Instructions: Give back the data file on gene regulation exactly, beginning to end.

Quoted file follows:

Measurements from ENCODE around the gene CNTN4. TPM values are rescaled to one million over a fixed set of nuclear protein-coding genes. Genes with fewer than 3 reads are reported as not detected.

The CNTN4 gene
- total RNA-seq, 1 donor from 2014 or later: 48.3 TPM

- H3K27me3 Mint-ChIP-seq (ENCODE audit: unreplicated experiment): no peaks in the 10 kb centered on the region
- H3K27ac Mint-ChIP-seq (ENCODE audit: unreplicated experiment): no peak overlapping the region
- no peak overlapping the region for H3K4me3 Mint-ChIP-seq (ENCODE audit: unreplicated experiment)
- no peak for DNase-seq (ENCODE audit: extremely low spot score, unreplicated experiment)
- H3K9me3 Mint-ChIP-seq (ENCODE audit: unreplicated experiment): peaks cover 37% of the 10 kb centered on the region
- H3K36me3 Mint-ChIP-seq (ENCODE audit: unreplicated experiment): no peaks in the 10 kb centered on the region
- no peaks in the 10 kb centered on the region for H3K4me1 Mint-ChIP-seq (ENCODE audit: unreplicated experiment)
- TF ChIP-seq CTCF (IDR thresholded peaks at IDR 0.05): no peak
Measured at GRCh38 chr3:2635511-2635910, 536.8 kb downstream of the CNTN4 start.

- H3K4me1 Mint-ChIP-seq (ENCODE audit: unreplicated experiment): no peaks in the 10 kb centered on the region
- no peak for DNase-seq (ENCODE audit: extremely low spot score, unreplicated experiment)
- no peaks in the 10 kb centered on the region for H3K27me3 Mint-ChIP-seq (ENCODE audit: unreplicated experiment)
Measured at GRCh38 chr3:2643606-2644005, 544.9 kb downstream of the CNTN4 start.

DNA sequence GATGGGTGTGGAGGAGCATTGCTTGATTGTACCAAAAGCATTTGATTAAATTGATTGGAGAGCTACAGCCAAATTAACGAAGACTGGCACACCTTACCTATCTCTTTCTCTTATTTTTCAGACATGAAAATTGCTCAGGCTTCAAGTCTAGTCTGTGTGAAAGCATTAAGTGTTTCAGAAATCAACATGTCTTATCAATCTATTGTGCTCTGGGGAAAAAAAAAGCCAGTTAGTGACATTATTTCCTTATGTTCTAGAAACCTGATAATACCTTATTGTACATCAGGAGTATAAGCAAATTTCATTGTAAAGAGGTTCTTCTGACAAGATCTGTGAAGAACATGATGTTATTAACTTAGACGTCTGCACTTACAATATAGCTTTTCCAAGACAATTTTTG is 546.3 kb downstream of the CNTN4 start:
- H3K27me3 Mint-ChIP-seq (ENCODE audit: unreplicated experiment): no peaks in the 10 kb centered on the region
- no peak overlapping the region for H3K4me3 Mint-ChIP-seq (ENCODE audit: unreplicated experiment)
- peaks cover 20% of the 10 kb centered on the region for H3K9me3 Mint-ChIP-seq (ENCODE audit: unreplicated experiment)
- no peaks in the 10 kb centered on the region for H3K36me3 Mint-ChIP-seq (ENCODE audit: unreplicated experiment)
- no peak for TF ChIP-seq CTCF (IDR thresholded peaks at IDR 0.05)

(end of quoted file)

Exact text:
Measurements from ENCODE around the gene CNTN4. TPM values are rescaled to one million over a fixed set of nuclear protein-coding genes. Genes with fewer than 3 reads are reported as not detected.

The CNTN4 gene
- total RNA-seq, 1 donor from 2014 or later: 48.3 TPM

- H3K27me3 Mint-ChIP-seq (ENCODE audit: unreplicated experiment): no peaks in the 10 kb centered on the region
- H3K27ac Mint-ChIP-seq (ENCODE audit: unreplicated experiment): no peak overlapping the region
- no peak overlapping the region for H3K4me3 Mint-ChIP-seq (ENCODE audit: unreplicated experiment)
- no peak for DNase-seq (ENCODE audit: extremely low spot score, unreplicated experiment)
- H3K9me3 Mint-ChIP-seq (ENCODE audit: unreplicated experiment): peaks cover 37% of the 10 kb centered on the region
- H3K36me3 Mint-ChIP-seq (ENCODE audit: unreplicated experiment): no peaks in the 10 kb centered on the region
- no peaks in the 10 kb centered on the region for H3K4me1 Mint-ChIP-seq (ENCODE audit: unreplicated experiment)
- TF ChIP-seq CTCF (IDR thresholded peaks at IDR 0.05): no peak
Measured at GRCh38 chr3:2635511-2635910, 536.8 kb downstream of the CNTN4 start.

- H3K4me1 Mint-ChIP-seq (ENCODE audit: unreplicated experiment): no peaks in the 10 kb centered on the region
- no peak for DNase-seq (ENCODE audit: extremely low spot score, unreplicated experiment)
- no peaks in the 10 kb centered on the region for H3K27me3 Mint-ChIP-seq (ENCODE audit: unreplicated experiment)
Measured at GRCh38 chr3:2643606-2644005, 544.9 kb downstream of the CNTN4 start.

DNA sequence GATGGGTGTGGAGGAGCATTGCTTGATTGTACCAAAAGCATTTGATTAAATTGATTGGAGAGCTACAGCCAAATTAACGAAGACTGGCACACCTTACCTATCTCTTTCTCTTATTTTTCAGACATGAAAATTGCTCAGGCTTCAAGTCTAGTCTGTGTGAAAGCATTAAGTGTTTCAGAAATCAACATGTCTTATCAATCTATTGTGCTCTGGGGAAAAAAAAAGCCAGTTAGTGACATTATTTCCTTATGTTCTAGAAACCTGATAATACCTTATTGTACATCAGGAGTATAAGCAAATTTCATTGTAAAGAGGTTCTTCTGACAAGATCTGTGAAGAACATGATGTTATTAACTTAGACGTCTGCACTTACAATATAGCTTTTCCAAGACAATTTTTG is 546.3 kb downstream of the CNTN4 start:
- H3K27me3 Mint-ChIP-seq (ENCODE audit: unreplicated experiment): no peaks in the 10 kb centered on the region
- no peak overlapping the region for H3K4me3 Mint-ChIP-seq (ENCODE audit: unreplicated experiment)
- peaks cover 20% of the 10 kb centered on the region for H3K9me3 Mint-ChIP-seq (ENCODE audit: unreplicated experiment)
- no peaks in the 10 kb centered on the region for H3K36me3 Mint-ChIP-seq (ENCODE audit: unreplicated experiment)
- no peak for TF ChIP-seq CTCF (IDR thresholded peaks at IDR 0.05)